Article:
Give Your Home an Ergonomic Makeover
When it comes to preventing discomfort and injuries, why stop at the office?
We know ergonomics can help at the workplace, but what about comfort at home?
If you’ve ever had a backache from bending over a kitchen counter or stumbled due to poor lighting, consider an ergonomic home makeover.
Many of us could use one. By age 65, most people have lost strength and flexibility, and a third of us have arthritis.
(MORE: How to Ease Arthritis -- and Stay Active)
It’s more difficult to change the facts of our bodies than to adjust our surroundings. Ergonomics is the science of fitting the task to you so you don’t strain your body to accomplish a job.
While it’s easier and cheaper to build in ergonomics from the start than retrofitting after the fact, you can alter existing structures to add comfort.
Here are four ergonomic rules to focus on:
Get the Height Right
You should not have to bend over or raise your shoulders to use a counter or sink. When measuring, let the elbow be your guide. Kitchen counters should allow you to chop vegetables or use your hands without bending over, i.e., they'd be even with your elbow when you're standing and it’s bent to 90 degrees.
If you have a spouse or housemate of a markedly different height, consider two counter heights when renovating. If you can’t remodel, tall people can use elevated chopping blocks; shorter people can sit at a table.
Your sink bottom should come to 8 to 11 inches below the bent elbow. Place dishwashers and front-loading clothes washers and dryers high enough off the floor that you won't need to bend so much.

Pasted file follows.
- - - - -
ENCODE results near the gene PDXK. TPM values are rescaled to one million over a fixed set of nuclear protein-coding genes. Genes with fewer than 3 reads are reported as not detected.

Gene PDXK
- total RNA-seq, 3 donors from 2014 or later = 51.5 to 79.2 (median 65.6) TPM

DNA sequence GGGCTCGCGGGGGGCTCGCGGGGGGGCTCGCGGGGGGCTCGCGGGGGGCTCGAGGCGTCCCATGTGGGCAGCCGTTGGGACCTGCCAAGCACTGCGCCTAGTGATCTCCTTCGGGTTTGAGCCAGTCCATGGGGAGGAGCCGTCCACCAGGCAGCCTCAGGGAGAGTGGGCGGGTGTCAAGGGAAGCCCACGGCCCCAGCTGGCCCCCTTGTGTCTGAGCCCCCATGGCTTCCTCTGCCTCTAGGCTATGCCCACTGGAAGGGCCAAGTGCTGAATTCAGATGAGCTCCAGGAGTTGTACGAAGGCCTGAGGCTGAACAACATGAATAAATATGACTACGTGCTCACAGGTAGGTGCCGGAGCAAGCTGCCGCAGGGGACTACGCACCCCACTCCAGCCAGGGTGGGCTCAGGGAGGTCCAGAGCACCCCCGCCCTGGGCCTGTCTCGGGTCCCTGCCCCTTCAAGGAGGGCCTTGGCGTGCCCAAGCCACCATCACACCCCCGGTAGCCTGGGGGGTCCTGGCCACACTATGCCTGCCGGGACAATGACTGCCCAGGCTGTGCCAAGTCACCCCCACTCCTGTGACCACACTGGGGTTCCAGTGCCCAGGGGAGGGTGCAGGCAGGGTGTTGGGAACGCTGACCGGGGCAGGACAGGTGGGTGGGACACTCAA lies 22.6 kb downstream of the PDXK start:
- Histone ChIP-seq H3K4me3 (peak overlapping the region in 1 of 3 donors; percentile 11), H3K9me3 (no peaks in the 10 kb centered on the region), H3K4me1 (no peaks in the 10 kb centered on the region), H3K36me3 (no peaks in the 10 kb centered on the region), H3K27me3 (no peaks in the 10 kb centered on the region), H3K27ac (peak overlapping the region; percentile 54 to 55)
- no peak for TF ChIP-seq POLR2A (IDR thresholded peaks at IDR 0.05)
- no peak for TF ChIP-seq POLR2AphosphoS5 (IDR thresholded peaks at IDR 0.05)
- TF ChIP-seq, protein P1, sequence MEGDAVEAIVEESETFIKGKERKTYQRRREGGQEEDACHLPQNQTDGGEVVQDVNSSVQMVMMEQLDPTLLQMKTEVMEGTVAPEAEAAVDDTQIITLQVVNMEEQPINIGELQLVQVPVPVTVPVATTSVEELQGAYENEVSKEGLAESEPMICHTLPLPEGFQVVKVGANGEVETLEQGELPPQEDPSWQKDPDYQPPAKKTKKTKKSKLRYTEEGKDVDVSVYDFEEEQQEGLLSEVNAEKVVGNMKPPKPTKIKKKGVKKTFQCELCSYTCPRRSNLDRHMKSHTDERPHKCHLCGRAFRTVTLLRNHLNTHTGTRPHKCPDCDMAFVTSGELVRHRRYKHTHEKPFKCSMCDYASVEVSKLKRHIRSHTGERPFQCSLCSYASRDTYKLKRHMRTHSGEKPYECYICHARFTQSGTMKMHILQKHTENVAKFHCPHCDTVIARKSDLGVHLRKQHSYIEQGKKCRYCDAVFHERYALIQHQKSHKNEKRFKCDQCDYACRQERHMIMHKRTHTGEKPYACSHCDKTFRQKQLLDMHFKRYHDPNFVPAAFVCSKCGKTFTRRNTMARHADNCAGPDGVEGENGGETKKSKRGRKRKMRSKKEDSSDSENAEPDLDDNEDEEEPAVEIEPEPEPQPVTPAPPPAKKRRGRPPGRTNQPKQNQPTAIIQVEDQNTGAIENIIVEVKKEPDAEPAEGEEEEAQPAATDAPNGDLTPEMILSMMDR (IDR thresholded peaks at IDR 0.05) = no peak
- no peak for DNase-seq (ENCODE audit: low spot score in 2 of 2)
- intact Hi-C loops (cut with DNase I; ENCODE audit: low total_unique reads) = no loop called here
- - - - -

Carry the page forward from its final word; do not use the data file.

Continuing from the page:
- Position clothes closet hanging bars so you can reach them easily.
- Put heavy items at waist height there. Lighter items can be higher.
Maintain proper posture and body mechanics for activities of daily living. If you crane your neck with a slouched spine — or lie lopsided on the couch — to view television, you are asking for aches, pains and muscle imbalances.
Get a proper chair for reading and viewing; the position for reading is different from using a computer. Your chair should angle slightly back, and with the spine and head aligned. Bring the reading material up to you — get a table that holds the book or e-reader at the proper viewing angle or place it on a large high pillow.
An easy chair that supports the back, neck and lower legs is great, as long as there is no upholstery that pushes the head forward and the lumbar spine is supported.
Reading in bed is not advisable unless your spine, head and knees are aligned as in sitting, and you can prop your book on a pillow or over-the-bed table.
- When you’re vacuuming, reduce shoulder strain by “dancing” with your machine as though it was your tango partner and you were moving as one.
- Use good form — bend your knees when lifting, keep your spine aligned and hold heavy packages close to you.
Lifting large loads repeatedly can strain your spine, arms and wrists. Skip the chic cookware that weighs a ton and go for leaner products. Transfer hefty wet laundry from the washer to the dryer in small batches. Shop more frequently rather than lugging bulky grocery bags.
- If you are moving heavy pots of food, slide (don't lift) them from burner to countertop.
- Divide large portions of food into two baking pans rather than hoisting one too-big entrée.
Mood lighting works for romantic restaurants, but presents ergonomic hazards at home. “Why does someone go into awkward postures? It’s because they’re trying to see what they’re doing,” explains Jane Bear-Lehman, Ph.D., a professor of occupational therapy at New York University.
According to Dr. Richard W. Bunch, Ph.D., a clinical associate professor at Tulane University, by age 40, we need twice the illumination as when we were younger. By 60, we need five to six times that amount.
If you are reading a recipe, or labels on pill bottles, Bear-Lehman emphasizes the importance of task lighting, i.e. spotlighting what you are doing with a small bright lamp.
Do you have specific individual issues? Occupational therapists are highly trained in helping people adapt their homes. Ask your doctor for a referral.
Deborah Quilter, author of Repetitive Strain Injury: A Computer User's Guide and The Repetitive Strain Injury Recovery Book, is an ergonomic expert who has lectured internationally about repetitive strain injury to business groups and conferences.